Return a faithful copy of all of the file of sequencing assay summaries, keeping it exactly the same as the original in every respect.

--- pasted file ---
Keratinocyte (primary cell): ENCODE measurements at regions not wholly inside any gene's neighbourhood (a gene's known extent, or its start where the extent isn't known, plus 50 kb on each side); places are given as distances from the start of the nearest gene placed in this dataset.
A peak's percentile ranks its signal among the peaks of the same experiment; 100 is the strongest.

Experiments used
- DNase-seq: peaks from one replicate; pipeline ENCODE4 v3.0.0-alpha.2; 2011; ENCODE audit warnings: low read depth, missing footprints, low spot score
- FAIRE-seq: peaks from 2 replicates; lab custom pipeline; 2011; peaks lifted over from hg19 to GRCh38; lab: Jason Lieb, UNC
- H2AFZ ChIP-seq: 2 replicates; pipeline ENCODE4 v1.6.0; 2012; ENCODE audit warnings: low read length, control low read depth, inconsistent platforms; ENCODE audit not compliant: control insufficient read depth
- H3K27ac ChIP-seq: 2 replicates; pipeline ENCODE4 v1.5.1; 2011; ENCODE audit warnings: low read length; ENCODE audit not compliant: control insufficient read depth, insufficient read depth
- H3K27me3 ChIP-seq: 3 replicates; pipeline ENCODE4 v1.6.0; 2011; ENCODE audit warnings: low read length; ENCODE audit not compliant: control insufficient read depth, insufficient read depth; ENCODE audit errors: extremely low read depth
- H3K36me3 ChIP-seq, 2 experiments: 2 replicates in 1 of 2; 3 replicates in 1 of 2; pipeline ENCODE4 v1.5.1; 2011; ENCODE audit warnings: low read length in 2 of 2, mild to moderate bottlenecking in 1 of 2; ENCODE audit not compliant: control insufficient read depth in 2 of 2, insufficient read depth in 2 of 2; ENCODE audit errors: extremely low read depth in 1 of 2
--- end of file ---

Keratinocyte (primary cell): ENCODE measurements at regions not wholly inside any gene's neighbourhood (a gene's known extent, or its start where the extent isn't known, plus 50 kb on each side); places are given as distances from the start of the nearest gene placed in this dataset.
A peak's percentile ranks its signal among the peaks of the same experiment; 100 is the strongest.

Experiments used
- DNase-seq: peaks from one replicate; pipeline ENCODE4 v3.0.0-alpha.2; 2011; ENCODE audit warnings: low read depth, missing footprints, low spot score
- FAIRE-seq: peaks from 2 replicates; lab custom pipeline; 2011; peaks lifted over from hg19 to GRCh38; lab: Jason Lieb, UNC
- H2AFZ ChIP-seq: 2 replicates; pipeline ENCODE4 v1.6.0; 2012; ENCODE audit warnings: low read length, control low read depth, inconsistent platforms; ENCODE audit not compliant: control insufficient read depth
- H3K27ac ChIP-seq: 2 replicates; pipeline ENCODE4 v1.5.1; 2011; ENCODE audit warnings: low read length; ENCODE audit not compliant: control insufficient read depth, insufficient read depth
- H3K27me3 ChIP-seq: 3 replicates; pipeline ENCODE4 v1.6.0; 2011; ENCODE audit warnings: low read length; ENCODE audit not compliant: control insufficient read depth, insufficient read depth; ENCODE audit errors: extremely low read depth
- H3K36me3 ChIP-seq, 2 experiments: 2 replicates in 1 of 2; 3 replicates in 1 of 2; pipeline ENCODE4 v1.5.1; 2011; ENCODE audit warnings: low read length in 2 of 2, mild to moderate bottlenecking in 1 of 2; ENCODE audit not compliant: control insufficient read depth in 2 of 2, insufficient read depth in 2 of 2; ENCODE audit errors: extremely low read depth in 1 of 2